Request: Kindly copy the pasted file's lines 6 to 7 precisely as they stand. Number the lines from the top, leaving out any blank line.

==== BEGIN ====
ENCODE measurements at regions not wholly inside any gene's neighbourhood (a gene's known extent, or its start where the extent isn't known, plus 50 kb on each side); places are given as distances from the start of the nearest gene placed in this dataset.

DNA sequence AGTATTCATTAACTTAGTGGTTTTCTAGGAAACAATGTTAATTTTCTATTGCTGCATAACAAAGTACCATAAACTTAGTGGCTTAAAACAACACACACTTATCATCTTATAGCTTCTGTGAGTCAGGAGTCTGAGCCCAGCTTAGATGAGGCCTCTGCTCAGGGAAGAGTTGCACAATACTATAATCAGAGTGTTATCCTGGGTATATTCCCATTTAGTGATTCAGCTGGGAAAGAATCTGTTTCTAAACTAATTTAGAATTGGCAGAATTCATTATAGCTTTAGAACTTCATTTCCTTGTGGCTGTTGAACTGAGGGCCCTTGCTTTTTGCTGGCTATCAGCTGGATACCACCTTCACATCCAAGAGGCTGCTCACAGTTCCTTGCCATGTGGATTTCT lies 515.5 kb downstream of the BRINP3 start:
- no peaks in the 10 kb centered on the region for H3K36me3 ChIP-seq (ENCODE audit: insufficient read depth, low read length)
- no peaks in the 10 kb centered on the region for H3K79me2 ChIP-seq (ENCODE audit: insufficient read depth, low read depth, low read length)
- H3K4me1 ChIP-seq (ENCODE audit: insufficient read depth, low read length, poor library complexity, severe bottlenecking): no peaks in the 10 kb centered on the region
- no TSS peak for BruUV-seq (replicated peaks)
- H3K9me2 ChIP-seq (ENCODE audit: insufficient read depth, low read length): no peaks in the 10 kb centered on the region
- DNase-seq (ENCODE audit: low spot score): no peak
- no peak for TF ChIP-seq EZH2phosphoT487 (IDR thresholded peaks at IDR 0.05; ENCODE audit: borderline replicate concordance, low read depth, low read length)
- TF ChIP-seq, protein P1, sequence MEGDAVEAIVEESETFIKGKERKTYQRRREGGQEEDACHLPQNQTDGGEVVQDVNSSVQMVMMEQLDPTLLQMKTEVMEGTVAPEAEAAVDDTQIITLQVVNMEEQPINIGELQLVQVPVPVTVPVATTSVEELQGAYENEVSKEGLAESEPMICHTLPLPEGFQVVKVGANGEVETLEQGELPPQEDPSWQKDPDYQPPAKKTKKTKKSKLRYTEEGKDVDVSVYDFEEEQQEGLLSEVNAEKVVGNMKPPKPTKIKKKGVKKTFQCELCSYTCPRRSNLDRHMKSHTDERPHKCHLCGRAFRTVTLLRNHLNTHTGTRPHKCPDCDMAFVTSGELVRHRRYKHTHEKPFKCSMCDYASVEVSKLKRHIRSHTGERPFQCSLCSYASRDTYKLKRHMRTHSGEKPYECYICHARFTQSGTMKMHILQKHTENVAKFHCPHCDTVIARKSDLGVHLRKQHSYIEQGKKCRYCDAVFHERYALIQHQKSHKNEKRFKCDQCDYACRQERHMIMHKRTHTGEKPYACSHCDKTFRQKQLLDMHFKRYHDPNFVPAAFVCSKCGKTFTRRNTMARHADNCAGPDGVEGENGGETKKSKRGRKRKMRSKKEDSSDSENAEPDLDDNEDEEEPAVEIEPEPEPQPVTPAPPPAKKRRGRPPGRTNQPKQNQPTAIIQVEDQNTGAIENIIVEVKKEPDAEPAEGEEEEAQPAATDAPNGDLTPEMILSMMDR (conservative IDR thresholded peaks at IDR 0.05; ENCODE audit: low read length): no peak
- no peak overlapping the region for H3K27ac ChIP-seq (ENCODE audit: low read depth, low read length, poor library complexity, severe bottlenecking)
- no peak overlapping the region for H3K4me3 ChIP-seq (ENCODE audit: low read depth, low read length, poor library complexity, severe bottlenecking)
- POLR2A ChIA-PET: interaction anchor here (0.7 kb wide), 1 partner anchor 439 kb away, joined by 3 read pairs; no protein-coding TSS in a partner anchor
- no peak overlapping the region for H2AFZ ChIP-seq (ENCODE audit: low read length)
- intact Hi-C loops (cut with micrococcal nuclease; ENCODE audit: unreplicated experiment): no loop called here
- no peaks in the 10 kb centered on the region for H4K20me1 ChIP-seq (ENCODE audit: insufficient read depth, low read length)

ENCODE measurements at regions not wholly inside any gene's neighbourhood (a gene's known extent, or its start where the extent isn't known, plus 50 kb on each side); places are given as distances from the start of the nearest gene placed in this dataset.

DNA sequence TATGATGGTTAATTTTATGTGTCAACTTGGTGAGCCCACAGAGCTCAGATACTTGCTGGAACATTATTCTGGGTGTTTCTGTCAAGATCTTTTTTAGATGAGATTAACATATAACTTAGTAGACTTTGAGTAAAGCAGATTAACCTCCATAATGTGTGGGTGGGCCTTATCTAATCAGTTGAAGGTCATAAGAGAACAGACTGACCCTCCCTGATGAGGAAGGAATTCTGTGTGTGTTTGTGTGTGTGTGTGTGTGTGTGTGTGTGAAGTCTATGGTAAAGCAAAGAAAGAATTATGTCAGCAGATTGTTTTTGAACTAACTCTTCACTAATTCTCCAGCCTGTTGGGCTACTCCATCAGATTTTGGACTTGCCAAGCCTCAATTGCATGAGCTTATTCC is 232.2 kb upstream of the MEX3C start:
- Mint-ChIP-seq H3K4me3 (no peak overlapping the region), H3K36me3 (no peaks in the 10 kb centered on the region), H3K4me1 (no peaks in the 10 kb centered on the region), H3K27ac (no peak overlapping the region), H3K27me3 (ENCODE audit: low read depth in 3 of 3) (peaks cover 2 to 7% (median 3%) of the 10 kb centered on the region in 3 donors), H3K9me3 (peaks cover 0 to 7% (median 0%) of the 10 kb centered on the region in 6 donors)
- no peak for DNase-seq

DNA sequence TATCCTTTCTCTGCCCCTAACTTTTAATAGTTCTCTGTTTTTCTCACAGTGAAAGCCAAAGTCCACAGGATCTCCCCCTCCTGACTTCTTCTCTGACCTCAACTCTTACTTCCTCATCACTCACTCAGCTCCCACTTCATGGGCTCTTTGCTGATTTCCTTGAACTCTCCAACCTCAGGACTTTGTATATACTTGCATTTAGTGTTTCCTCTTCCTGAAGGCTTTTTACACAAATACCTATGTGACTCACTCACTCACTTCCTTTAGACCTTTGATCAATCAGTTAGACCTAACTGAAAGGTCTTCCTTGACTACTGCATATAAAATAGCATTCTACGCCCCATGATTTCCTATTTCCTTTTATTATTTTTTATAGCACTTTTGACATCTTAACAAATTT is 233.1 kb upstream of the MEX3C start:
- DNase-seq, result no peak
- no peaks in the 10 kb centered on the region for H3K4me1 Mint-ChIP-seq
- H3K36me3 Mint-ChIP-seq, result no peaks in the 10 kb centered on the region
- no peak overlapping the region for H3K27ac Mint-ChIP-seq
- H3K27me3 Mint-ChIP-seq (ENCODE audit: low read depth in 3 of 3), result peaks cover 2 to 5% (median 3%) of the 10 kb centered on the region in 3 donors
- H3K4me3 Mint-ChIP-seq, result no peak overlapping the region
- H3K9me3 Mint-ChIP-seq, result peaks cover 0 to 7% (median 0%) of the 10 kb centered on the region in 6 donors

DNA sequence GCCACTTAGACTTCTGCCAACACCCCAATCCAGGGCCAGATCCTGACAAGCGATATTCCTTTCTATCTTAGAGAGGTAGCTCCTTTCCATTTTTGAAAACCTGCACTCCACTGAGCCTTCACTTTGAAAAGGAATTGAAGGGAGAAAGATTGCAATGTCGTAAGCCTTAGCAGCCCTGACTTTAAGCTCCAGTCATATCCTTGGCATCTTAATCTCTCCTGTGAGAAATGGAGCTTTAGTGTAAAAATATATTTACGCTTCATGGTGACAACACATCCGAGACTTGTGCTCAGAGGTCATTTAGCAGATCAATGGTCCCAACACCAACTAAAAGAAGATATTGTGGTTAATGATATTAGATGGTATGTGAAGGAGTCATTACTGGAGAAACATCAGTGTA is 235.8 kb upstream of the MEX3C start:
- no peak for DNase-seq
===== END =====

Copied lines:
- no TSS peak for BruUV-seq (replicated peaks)
- H3K9me2 ChIP-seq (ENCODE audit: insufficient read depth, low read length): no peaks in the 10 kb centered on the region